Try to explore local food at basic eateries to esteem stunning Franco-British cooking. Keep a fundamental partition from gigantic brands and chains in any case. The additional unassuming cafés, bistros, and even food trucks will serve you likely the most authentic dishes, much more in this manner, on the off chance that you intend to prepare your own local meal ensure you get the choicest of ingredients from local food markets and not hypermarkets. The freshest produce including vegetables, fish, and a wide extent of meats will be found at these business centres and markets, they will be surveyed sensibly also and in many cases serve to be the separation between a reasonable home masterminded dinner and a surprising one.

One of the challenges of visiting the island of Jersey is the limited network of public transportation yet give a valiant effort and utilise public transportation as much as possible. While there are authentically a restricted number of choices and the solace of a private vehicle or a taxi is unquestionably the only option in many cases, it is recommended that you utilise the buses and pool rides with locals, as these options are eco-friendly, economical and they determinedly assist you with decreasing your carbon impression.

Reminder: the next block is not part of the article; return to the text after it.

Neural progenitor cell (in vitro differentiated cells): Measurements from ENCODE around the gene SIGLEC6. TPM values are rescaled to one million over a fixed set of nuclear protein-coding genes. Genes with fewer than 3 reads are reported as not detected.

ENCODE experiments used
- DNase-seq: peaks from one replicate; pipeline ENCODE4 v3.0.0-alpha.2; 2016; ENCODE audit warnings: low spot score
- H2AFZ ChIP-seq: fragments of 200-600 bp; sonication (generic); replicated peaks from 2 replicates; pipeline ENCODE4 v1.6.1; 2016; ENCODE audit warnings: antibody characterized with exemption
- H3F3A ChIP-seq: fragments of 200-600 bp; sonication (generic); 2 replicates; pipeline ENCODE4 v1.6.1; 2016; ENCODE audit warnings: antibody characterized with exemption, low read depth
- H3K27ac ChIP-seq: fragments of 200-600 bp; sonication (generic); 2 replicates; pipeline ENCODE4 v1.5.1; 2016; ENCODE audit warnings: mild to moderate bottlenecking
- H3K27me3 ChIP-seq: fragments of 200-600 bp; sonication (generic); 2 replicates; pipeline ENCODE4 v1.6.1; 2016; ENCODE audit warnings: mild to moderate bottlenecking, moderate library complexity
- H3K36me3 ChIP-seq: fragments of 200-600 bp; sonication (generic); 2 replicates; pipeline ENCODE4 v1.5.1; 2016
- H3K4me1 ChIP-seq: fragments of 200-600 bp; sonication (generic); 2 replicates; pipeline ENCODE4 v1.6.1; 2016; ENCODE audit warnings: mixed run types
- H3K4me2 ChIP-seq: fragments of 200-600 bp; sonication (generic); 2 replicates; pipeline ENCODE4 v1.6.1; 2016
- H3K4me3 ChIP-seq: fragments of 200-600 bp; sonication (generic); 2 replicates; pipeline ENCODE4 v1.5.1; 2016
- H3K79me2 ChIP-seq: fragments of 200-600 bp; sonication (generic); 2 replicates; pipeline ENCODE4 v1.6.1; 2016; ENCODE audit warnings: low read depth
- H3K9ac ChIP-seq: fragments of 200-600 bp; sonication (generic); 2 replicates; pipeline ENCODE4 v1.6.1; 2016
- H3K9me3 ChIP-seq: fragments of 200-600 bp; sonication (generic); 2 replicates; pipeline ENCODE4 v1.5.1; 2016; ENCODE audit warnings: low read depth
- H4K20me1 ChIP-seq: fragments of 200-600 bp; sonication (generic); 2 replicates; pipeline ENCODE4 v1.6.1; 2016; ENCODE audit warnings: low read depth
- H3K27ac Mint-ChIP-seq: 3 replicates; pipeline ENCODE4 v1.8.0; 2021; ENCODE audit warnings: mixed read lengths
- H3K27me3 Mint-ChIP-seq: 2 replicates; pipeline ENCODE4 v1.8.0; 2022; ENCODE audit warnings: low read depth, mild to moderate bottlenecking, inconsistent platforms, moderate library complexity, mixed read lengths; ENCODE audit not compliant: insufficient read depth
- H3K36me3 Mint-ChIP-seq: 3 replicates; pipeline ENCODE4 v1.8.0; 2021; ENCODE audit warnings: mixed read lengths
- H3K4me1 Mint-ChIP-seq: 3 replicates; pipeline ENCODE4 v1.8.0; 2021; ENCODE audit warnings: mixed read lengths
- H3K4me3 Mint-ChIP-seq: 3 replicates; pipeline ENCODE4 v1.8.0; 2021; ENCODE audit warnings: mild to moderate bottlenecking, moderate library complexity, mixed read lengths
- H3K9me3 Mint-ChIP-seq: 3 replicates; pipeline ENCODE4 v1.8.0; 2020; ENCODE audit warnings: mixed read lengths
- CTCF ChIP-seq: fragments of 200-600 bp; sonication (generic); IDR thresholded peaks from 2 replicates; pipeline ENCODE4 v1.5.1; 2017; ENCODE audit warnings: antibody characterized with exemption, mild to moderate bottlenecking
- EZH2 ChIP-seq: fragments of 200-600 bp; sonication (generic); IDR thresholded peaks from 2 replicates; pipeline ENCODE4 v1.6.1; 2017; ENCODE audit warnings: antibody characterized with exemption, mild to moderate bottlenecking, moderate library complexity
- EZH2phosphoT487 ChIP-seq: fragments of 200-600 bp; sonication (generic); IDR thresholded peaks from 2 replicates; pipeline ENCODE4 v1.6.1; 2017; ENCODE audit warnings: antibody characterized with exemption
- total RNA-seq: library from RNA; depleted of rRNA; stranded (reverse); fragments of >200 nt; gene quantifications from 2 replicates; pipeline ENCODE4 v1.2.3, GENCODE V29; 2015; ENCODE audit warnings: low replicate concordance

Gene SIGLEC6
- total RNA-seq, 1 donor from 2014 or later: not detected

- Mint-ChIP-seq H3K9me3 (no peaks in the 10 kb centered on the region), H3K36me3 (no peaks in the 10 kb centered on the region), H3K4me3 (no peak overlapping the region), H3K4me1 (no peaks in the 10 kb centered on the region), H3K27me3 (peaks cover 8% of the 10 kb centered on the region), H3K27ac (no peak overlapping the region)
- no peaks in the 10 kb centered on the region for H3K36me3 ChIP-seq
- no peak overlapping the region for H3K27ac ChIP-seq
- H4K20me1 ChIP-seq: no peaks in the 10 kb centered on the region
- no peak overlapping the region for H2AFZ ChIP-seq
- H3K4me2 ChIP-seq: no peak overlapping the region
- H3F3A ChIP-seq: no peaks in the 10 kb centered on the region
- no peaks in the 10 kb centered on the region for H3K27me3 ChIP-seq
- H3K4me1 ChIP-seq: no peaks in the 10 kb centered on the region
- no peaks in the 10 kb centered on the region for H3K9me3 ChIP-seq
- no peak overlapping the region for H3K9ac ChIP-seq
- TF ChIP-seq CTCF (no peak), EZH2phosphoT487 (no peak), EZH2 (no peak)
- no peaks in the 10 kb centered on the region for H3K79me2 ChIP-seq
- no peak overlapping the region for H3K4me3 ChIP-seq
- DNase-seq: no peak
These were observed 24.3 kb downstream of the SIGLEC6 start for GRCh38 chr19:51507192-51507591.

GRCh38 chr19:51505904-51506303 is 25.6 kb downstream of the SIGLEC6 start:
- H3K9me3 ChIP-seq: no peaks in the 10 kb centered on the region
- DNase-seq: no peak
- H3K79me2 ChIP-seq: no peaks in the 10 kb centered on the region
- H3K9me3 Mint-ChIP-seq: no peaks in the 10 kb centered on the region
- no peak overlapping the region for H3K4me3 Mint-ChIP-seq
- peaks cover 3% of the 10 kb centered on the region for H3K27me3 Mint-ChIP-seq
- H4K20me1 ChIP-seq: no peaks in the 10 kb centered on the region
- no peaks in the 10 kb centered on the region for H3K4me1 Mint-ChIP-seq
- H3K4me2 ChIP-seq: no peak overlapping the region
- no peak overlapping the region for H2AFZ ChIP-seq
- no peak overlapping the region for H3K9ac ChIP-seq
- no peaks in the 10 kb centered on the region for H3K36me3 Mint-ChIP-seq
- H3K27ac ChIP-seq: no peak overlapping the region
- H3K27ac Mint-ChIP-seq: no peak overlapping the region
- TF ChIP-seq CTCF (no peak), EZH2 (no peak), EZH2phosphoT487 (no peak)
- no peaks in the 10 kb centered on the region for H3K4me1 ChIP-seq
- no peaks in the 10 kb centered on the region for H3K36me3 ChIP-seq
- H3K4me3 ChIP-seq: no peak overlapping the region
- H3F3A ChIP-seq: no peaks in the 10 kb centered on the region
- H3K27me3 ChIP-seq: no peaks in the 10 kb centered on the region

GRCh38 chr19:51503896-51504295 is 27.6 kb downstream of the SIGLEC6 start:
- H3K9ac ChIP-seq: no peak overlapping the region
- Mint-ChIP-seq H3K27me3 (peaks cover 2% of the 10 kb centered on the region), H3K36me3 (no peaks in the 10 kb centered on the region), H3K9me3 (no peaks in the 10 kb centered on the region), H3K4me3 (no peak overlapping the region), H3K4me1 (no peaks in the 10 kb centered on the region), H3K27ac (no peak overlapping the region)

The local markets are known to be only occasionally explored at this point here you will discover everything from artefacts to locally passed on handlooms that mirrors the fine craftsmanship of the French and British cultures. In like manner, this will help the local economy in an immense manner as you will put money straightforwardly into the pockets of the creators and conceivably jump out the parasites who are middlemen sucking the customer and creators dry. This will besides connect with you to help these little businesses that don't work out of insatiability and use the region's assets carefully, this is particularly fundamental on the little islands such as Jersey.